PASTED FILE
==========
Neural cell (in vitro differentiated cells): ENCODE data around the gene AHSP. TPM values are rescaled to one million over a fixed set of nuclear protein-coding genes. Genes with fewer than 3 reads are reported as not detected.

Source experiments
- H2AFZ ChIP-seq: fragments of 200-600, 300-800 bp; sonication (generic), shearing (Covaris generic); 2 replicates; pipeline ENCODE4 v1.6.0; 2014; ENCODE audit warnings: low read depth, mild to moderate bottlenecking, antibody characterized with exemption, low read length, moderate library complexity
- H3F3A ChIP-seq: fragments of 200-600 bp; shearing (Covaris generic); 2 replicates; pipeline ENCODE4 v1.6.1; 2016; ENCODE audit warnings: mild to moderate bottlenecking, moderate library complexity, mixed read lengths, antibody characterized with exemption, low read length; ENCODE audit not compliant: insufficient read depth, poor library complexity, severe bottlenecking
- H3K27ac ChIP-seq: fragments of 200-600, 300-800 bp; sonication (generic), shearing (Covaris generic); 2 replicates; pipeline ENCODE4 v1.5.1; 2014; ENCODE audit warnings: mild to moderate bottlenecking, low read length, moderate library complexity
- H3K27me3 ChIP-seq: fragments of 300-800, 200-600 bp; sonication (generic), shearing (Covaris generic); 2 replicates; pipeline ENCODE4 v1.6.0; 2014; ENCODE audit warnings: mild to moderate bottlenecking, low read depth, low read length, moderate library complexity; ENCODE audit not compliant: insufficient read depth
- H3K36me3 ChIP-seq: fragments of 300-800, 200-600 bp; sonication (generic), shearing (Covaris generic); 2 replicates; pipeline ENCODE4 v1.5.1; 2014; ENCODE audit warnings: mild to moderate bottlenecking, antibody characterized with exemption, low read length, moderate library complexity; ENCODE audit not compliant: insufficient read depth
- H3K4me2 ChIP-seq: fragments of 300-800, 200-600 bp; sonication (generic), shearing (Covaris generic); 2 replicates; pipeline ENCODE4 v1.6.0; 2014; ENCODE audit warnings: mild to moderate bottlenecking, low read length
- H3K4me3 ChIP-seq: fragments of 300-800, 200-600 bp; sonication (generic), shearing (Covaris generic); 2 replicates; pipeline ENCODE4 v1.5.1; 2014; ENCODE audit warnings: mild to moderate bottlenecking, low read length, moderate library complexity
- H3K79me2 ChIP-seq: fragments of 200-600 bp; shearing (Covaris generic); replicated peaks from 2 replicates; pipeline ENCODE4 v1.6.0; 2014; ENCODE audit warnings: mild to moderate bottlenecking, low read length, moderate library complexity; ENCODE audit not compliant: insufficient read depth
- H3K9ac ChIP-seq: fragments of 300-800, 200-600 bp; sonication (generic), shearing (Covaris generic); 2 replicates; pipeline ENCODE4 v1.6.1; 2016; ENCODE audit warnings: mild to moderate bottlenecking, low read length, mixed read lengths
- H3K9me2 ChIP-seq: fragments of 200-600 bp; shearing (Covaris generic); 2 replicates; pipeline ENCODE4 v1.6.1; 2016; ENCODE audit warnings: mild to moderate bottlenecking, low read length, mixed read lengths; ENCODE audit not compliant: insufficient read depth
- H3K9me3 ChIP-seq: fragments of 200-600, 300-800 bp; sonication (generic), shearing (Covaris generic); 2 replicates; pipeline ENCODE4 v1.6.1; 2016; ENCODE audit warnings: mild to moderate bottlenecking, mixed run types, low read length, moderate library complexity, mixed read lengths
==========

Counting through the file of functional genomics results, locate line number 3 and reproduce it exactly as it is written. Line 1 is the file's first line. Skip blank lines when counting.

- H2AFZ ChIP-seq: fragments of 200-600, 300-800 bp; sonication (generic), shearing (Covaris generic); 2 replicates; pipeline ENCODE4 v1.6.0; 2014; ENCODE audit warnings: low read depth, mild to moderate bottlenecking, antibody characterized with exemption, low read length, moderate library complexity